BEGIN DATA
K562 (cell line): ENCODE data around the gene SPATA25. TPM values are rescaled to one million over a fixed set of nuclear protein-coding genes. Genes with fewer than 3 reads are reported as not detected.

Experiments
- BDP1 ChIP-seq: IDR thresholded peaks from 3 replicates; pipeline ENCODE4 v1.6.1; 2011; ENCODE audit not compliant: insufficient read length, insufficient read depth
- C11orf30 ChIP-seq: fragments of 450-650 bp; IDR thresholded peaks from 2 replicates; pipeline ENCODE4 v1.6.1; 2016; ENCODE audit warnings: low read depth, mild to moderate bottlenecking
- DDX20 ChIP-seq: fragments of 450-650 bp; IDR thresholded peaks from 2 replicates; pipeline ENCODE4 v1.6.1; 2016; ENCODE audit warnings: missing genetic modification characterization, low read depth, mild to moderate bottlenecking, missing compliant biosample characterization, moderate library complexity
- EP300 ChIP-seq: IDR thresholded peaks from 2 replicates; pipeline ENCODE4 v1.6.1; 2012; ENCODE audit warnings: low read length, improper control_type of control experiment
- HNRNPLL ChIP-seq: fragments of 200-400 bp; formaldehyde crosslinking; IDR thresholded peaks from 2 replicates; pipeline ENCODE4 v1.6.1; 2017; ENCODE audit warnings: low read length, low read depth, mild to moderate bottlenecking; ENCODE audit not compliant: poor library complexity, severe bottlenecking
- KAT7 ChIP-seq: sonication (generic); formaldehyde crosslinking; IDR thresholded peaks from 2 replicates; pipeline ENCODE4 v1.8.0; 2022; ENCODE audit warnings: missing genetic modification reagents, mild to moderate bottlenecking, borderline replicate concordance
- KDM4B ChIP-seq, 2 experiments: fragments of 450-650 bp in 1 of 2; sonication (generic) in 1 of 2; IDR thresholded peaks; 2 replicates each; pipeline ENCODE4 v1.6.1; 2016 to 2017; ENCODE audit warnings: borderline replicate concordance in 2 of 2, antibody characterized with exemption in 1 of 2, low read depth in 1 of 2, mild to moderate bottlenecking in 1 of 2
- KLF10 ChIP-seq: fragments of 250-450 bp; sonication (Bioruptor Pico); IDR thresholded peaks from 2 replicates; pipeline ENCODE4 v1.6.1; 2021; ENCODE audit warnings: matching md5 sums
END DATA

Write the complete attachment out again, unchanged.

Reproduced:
K562 (cell line): ENCODE data around the gene SPATA25. TPM values are rescaled to one million over a fixed set of nuclear protein-coding genes. Genes with fewer than 3 reads are reported as not detected.

Experiments
- BDP1 ChIP-seq: IDR thresholded peaks from 3 replicates; pipeline ENCODE4 v1.6.1; 2011; ENCODE audit not compliant: insufficient read length, insufficient read depth
- C11orf30 ChIP-seq: fragments of 450-650 bp; IDR thresholded peaks from 2 replicates; pipeline ENCODE4 v1.6.1; 2016; ENCODE audit warnings: low read depth, mild to moderate bottlenecking
- DDX20 ChIP-seq: fragments of 450-650 bp; IDR thresholded peaks from 2 replicates; pipeline ENCODE4 v1.6.1; 2016; ENCODE audit warnings: missing genetic modification characterization, low read depth, mild to moderate bottlenecking, missing compliant biosample characterization, moderate library complexity
- EP300 ChIP-seq: IDR thresholded peaks from 2 replicates; pipeline ENCODE4 v1.6.1; 2012; ENCODE audit warnings: low read length, improper control_type of control experiment
- HNRNPLL ChIP-seq: fragments of 200-400 bp; formaldehyde crosslinking; IDR thresholded peaks from 2 replicates; pipeline ENCODE4 v1.6.1; 2017; ENCODE audit warnings: low read length, low read depth, mild to moderate bottlenecking; ENCODE audit not compliant: poor library complexity, severe bottlenecking
- KAT7 ChIP-seq: sonication (generic); formaldehyde crosslinking; IDR thresholded peaks from 2 replicates; pipeline ENCODE4 v1.8.0; 2022; ENCODE audit warnings: missing genetic modification reagents, mild to moderate bottlenecking, borderline replicate concordance
- KDM4B ChIP-seq, 2 experiments: fragments of 450-650 bp in 1 of 2; sonication (generic) in 1 of 2; IDR thresholded peaks; 2 replicates each; pipeline ENCODE4 v1.6.1; 2016 to 2017; ENCODE audit warnings: borderline replicate concordance in 2 of 2, antibody characterized with exemption in 1 of 2, low read depth in 1 of 2, mild to moderate bottlenecking in 1 of 2
- KLF10 ChIP-seq: fragments of 250-450 bp; sonication (Bioruptor Pico); IDR thresholded peaks from 2 replicates; pipeline ENCODE4 v1.6.1; 2021; ENCODE audit warnings: matching md5 sums